# Mechanics

#1
A uniform rod AC, of weight W and length 3l, rests horizontally on two supports, one at A and one at B, where AB= 2l. A particle of weight 2W is placed on the rod at a distance x from A. The rod remains horizontal and in equilibrium.

(a) find the greatest possible value of x.

The magnitude of the reaction of the support at A is R. Due to a weakness in the support at A, the greatest possible value of R is 2W.

(b) find the least possible value of x.

I tried understanding how it's solved from the ms, but it was fruitless. Can anyone explain to me how and why it's solved that way?
0
4 years ago
#2
If you hadn’t already ALWAYS draw a diagram for this kind of stuff if you haven’t done so already. I personally can’t be bothered rn to draw and attach a photo of one so I’m visualising but to understand you definitely should and also I might muck up by not drawing one.

I can’t see the mark-scheme so idk what it says there but this is how I’d approach it.

a) So the greatest possible value of x is how far along the rod the weight can be without the whole thing tilting. The maximum point is when it’s in limiting equilibrium, so anti-clockwise moment = clockwise moment and the whole thing will be about to tilt about B so B bears all of the weight which is 3W.
So taking moments about A: 1.5l(W)+ x(2W) = 2l(3W)
2xW = 4.5Wl
x = 2.25l

b) Ok so I just said reaction at A is 0 but that was when x was as far along as possible. Now we’re finding x so the weights as close to A as possible, without the reaction at A becoming more than 2W which would cause it to break. So we need to find when it’s exactly 2W, and therefore reaction at B is exactly W.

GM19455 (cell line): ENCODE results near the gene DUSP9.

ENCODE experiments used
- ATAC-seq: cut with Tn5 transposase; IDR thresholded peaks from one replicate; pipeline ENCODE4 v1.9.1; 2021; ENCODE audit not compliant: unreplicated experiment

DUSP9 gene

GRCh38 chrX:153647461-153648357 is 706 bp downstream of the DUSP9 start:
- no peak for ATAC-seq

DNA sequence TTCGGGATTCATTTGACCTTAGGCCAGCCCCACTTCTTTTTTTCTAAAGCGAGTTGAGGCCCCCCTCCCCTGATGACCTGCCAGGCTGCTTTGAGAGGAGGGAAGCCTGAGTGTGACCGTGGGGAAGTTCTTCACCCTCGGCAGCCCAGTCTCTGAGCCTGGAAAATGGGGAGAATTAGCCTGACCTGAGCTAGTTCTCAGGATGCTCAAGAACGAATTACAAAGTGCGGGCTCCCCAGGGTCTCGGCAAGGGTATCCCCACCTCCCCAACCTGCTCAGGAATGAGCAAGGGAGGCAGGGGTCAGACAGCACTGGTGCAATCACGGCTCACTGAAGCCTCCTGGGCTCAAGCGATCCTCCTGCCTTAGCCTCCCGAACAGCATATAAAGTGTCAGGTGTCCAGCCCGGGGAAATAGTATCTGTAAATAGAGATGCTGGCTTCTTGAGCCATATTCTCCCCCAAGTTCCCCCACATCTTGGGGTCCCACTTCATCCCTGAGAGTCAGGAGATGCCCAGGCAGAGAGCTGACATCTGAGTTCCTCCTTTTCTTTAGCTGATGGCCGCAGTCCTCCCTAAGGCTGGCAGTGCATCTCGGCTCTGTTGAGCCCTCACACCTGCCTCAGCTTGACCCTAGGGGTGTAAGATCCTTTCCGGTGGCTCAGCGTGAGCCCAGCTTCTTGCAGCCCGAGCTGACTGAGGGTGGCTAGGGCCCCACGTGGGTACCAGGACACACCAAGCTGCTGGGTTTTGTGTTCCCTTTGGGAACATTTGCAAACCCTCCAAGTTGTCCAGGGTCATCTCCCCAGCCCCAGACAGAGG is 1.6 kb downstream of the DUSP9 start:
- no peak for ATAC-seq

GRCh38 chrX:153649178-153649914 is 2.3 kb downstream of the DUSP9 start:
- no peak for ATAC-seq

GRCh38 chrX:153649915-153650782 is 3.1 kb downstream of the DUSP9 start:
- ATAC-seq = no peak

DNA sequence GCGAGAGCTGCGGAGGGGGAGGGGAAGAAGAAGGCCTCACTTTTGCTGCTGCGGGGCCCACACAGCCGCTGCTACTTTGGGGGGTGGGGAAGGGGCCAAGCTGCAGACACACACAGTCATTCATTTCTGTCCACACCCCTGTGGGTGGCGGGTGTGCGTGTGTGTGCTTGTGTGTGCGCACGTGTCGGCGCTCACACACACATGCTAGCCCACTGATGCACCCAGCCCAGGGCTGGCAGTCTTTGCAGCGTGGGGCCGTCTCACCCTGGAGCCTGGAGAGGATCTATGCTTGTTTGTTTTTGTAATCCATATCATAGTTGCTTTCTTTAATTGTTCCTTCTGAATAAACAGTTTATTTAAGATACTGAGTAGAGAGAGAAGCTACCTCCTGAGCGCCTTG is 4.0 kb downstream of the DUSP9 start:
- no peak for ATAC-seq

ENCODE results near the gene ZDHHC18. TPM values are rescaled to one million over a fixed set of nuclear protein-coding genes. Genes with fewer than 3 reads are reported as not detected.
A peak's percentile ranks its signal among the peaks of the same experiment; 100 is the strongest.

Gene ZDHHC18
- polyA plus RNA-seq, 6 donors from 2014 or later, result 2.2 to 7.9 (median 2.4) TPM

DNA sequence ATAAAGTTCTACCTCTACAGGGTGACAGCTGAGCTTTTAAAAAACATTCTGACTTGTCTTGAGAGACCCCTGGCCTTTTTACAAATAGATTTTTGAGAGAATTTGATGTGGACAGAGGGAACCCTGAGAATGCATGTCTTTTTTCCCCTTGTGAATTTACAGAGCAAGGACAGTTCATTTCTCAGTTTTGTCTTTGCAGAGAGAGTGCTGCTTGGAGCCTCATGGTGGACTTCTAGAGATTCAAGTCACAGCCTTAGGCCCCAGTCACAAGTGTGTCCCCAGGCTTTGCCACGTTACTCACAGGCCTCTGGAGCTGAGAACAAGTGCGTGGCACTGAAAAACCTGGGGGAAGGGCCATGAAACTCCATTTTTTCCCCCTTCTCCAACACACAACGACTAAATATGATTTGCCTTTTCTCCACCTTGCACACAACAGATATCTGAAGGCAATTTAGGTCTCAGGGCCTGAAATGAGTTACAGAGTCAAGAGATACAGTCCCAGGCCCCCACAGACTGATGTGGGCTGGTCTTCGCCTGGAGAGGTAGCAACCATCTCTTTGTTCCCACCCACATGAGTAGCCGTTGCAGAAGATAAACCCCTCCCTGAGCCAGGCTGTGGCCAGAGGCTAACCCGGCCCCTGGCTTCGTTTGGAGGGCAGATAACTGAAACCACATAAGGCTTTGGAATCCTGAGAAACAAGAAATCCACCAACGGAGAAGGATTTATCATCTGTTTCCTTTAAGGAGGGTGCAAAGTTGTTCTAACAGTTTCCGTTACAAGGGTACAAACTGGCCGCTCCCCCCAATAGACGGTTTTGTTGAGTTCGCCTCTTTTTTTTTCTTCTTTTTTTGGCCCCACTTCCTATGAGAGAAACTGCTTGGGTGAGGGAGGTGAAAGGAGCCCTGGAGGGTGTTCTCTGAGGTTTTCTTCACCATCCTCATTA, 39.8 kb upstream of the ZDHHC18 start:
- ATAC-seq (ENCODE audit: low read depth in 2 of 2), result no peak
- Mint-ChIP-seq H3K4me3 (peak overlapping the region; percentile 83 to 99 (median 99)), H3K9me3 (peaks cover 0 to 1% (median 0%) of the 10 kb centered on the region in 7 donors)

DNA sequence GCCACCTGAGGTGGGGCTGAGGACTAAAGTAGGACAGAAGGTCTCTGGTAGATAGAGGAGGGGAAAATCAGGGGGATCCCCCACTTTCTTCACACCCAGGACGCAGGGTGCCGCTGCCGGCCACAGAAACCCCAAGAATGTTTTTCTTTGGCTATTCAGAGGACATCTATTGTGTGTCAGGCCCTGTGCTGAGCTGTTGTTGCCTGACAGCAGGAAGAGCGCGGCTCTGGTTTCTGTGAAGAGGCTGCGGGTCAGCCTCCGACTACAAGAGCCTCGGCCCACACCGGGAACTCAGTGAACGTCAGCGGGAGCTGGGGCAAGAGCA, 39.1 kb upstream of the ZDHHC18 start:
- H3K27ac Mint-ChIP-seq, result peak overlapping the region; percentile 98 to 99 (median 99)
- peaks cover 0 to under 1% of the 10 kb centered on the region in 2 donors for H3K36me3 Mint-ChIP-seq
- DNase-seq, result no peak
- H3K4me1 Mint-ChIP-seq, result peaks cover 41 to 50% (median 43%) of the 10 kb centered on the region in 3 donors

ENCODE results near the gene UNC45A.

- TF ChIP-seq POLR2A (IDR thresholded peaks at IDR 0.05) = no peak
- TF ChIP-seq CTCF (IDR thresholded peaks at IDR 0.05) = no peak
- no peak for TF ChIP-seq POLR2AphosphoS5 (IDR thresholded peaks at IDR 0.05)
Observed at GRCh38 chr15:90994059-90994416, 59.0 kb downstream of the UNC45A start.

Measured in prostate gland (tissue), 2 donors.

So taking moments about A: 1.5l(W)+ x(2W) = 2l(W)
2xW = 1.5Wl
x = 0.75l
1
#3
(Original post by TheTree0fDeath)
If you hadn’t already ALWAYS draw a diagram for this kind of stuff if you haven’t done so already. I personally can’t be bothered rn to draw and attach a photo of one so I’m visualising but to understand you definitely should and also I might muck up by not drawing one.

I can’t see the mark-scheme so idk what it says there but this is how I’d approach it.

a) So the greatest possible value of x is how far along the rod the weight can be without the whole thing tilting. The maximum point is when it’s in limiting equilibrium, so anti-clockwise moment = clockwise moment and the whole thing will be about to tilt about B so B bears all of the weight which is 3W.
So taking moments about A: 1.5l(W)+ x(2W) = 2l(3W)
2xW = 4.5Wl
x = 2.25l

b) Ok so I just said reaction at A is 0 but that was when x was as far along as possible. Now we’re finding x so the weights as close to A as possible, without the reaction at A becoming more than 2W which would cause it to break. So we need to find when it’s exactly 2W, and therefore reaction at B is exactly W.
So taking moments about A: 1.5l(W)+ x(2W) = 2l(W)
2xW = 1.5Wl
x = 0.75l
would you mind explaining what is limiting equilibrium?
0
4 years ago
#4
(Original post by Mme_Bonii)
would you mind explaining what is limiting equilibrium?
So equilibrium is when it’s not moving or turning. Resultant moment is zero. Limiting equilibrium is when its not moving or turning but it’s about to move or turn. In this case I’m talking about the point where if the weight moves any further along it will no longer be in equilibrium and the whole thing will turn.
0
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